If an object now comes between the sensor and background, less light strikes the far element than the near element. The switching state changes as a result.

Typical areas of application include object detection on conveyor tracks with low scanning ranges, a defined background, target objects of different heights, or cramped installation conditions.

Conclusion

When making your diffuse sensor choice you could think of the options in the following way:

  • Energetic diffuse scanners: If you have no background to ‘tune out’ of the way and you need a sensor to look at a consistent colour and surface structure, then you could save some money by using energetic diffuse sensors.
  • Fading diffuse scanners: If you need to tune out a background and you have a significant difference of distance between the target and the background, then these sensors will provide some cost benefit.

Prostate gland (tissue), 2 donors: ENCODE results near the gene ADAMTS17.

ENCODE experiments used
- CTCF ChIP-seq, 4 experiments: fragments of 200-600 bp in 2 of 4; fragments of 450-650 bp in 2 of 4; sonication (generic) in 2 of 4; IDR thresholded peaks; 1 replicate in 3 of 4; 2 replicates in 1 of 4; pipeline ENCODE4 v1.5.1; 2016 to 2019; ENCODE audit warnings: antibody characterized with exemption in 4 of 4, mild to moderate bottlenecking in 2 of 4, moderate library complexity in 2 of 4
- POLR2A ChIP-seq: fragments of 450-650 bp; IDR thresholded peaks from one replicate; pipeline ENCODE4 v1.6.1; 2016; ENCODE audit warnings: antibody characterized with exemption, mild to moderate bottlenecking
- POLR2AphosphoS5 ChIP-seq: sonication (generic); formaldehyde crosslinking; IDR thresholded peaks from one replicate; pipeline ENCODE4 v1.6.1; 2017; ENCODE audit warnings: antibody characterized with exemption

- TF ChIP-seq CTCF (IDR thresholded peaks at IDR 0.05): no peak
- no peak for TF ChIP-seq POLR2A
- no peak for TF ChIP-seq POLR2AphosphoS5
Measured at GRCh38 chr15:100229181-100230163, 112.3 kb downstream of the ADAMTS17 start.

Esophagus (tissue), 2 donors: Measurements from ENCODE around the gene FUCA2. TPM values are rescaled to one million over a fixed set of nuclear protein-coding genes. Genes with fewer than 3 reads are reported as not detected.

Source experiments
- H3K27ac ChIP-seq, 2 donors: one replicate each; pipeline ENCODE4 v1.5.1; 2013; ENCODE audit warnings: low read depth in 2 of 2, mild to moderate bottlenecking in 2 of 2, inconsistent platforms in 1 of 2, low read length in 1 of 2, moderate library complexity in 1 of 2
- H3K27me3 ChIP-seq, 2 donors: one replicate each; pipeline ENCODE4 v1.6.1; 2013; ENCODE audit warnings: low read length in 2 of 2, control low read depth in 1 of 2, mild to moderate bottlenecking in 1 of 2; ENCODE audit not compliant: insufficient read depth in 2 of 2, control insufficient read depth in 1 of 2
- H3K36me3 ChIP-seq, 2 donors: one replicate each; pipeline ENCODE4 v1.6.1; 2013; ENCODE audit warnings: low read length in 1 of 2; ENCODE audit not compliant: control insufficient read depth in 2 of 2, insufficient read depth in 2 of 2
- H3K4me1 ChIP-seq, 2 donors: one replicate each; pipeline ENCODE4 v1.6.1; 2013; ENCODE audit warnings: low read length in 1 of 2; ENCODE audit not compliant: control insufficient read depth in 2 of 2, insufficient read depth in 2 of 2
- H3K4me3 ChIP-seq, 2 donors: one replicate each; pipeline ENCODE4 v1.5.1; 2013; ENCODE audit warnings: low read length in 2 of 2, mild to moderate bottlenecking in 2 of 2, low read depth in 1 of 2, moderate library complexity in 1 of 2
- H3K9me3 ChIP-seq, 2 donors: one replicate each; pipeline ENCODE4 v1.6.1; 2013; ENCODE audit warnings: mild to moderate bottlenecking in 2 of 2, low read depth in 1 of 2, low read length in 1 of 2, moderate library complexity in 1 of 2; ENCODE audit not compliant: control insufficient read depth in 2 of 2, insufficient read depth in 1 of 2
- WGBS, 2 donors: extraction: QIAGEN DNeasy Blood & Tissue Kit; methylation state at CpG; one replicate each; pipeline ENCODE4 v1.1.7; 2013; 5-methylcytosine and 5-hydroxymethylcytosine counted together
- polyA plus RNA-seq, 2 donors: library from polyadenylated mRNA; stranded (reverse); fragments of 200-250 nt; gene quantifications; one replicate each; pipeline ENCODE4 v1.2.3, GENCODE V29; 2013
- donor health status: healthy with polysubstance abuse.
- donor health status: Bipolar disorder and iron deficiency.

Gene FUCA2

• Electronic BGS diffuse scanners: If you need more accuracy than that of a fading scanner and are on a tight budget, then this might be the best option for you.
  • Mechanical BGS diffuse scanners: If accuracy and repeatability are important, if you have different coloured targets and a shiny or light coloured background, then this option really is the starting point and will solve most applications reliably.
  • CCD BGS diffuse scanners: If absolute accuracy is paramount, you only have shorter ranges to deal with, your target objects could be presented at odd angles or have different colours, or you have tighter mechanical space to mount, and cost is not an issue, then this option is by far the superior choice.

By Tony Barnett, National Product Manager, Leuze Electronic